Legal Services Act leads to an increase in M&A activity

April 16, 2012

This article was written for and first featured in Acquisition International Magazine.

It has been a long time coming but the new framework is in place to facilitate acquisition and ownership of English law firms by non lawyers. For centuries, the provision of certain legal services in England and Wales has been restricted to lawyers in businesses owned by lawyers. The restriction on the service provision remains but the requirement for lawyer ownership has gone.

M&A activity in the UK legal sector is not new. Before the liberalisation of the lawyer ownership regime, law firms were bought and sold for capital sums. The new regime offers new transaction opportunities in the legal sector and there have been a number of deals done since January 2012, when the procedures for applying for regulatory approval were put in place. The sums paid in these recent deals are significantly larger than before although it is too early in this new market to establish any valuation guidelines.

The deals so far announced give a good indication of what part of the legal market is likely to be most active in the short term. Russell Jones & Walker were acquired by Australian law firm, Slater & Gordon for £53m. Slater & Gordon is listed on the Australian stock exchange and is known for its personal injury litigation practice. About 60% of Russell Jones & Walker’s revenue is from personal injury litigation. As yet, no established firm in the UK has announced its intention to seek a listing. At the smaller end of the market, In-Deed is an AIM listed company which has stated its intention to acquire consumer facing law firms. It raised £4.5m in 2011 and indicated that more funds could become available.

 

Another source of M&A activity is the private equity market. The Legal Services Act has taken a few years to become a practical reality and in that time various private equity investors made known their interest in exploring the sector. For some this process has resulted in a decision that the sector is not the right place to invest and that allied sectors, such as law firm business process outsourcing represent a better opportunity. Not so for Duke Street which is set to acquire a majority stake in Parabis Group. Parabis provides personal injury litigation services through law firms Plexus Law and Cogent Law.

The deal will give Parabis a war chest of around £50m to fund acquisitions with up to five acquisitions being planned for 2012. The ongoing funding will be from a syndicate of banks. Parabis is not a traditional law firm in the sense that the group offers non legal services and which might make it more attractive to investors used to following a buy and build model. The planned acquisitions include law firms aimed at the insurance market so further activity in this part of the market should be expected.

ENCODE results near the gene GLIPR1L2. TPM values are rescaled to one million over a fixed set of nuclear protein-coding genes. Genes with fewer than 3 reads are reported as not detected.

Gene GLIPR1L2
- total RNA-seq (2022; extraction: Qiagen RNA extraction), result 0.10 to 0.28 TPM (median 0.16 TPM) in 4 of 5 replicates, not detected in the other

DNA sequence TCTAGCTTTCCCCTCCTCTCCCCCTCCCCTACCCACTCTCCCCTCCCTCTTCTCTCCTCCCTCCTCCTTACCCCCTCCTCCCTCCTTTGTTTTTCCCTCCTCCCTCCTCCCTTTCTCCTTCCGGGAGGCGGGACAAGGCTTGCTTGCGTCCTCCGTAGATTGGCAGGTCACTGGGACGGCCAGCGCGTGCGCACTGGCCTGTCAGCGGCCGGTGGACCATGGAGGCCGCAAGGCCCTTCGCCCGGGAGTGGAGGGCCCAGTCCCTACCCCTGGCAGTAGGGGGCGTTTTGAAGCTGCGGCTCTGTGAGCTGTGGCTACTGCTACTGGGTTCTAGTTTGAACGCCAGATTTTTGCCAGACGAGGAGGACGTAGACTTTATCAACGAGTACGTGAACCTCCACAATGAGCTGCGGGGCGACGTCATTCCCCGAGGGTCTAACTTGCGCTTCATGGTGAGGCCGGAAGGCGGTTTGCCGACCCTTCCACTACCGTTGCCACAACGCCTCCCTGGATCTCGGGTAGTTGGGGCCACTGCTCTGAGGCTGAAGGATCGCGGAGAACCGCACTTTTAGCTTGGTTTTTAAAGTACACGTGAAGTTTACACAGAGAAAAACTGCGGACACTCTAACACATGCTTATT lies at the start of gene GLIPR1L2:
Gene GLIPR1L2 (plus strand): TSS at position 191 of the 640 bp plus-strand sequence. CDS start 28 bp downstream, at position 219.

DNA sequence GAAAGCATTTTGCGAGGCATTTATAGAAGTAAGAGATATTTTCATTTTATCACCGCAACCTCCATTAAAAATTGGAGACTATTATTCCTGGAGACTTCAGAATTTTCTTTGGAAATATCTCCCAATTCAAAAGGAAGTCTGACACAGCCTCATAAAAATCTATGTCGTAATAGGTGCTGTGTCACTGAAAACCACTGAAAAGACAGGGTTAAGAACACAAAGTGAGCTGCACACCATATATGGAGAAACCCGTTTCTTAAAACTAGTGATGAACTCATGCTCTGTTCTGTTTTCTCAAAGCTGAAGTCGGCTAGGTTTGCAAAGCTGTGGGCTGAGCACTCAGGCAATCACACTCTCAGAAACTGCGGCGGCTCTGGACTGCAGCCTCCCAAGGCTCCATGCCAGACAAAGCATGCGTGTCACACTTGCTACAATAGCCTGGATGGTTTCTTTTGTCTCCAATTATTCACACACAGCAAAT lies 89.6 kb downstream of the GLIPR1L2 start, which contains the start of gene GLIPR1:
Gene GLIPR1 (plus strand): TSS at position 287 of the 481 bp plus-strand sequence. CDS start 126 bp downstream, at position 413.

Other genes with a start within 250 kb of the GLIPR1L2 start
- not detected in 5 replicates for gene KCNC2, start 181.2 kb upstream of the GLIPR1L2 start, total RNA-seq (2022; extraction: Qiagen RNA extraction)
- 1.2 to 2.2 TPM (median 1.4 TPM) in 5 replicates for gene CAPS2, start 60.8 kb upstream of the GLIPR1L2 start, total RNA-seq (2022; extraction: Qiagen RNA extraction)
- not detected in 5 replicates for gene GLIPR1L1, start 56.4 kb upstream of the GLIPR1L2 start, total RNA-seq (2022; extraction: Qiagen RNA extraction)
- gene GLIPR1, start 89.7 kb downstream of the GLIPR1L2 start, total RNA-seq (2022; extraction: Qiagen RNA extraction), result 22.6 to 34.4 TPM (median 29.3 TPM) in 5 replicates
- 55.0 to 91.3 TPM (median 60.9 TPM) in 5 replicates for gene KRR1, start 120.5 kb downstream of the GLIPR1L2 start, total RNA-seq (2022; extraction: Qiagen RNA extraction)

Palamon Capital has acquired a majority stake in Quality Solicitors. Quality Solicitors is a brand marketing company for a network of around 150 small law firms. The investment is thought to be upwards of £10m. This kind of investment could have been made before the new regime came into place. The threat of new entrants into the UK legal market has resulted in small firms considering new approaches in line with a network model, of which Quality Solicitors is currently the most high profile. This new willingness of law firms to operate differently will continue to create acquisition opportunities.

 

Adding legal services as part of an integrated service offering will be a further growth area. In one of the earliest announced deals, UK listed company Quindell Portfolio, acquired personal injury law firm, Silverbeck Rymer at a value of £19m. The interest in personal injury law firms will remain high. The government intends to introduce a ban on the payment of referral fees for personal injury cases in April 2013. Currently law firms can pay a referral fee for the allocation to them of a personal injury case. For those claims management companies which derive significant income from referral fees, there is one obvious solution to the loss of this revenue: buy the law firm.

All the deals referred to are all subject to the approval of the principal regulator, the Solicitors Regulation Authority. At the moment the liberalisation of law firm ownership is a limited development. The American Bar Association is currently considering non lawyer ownership but seems to have ruled out law firms being able to list. With the English legal market said to be worth around £25bn, that will be sufficient to generate much more transactional activity.


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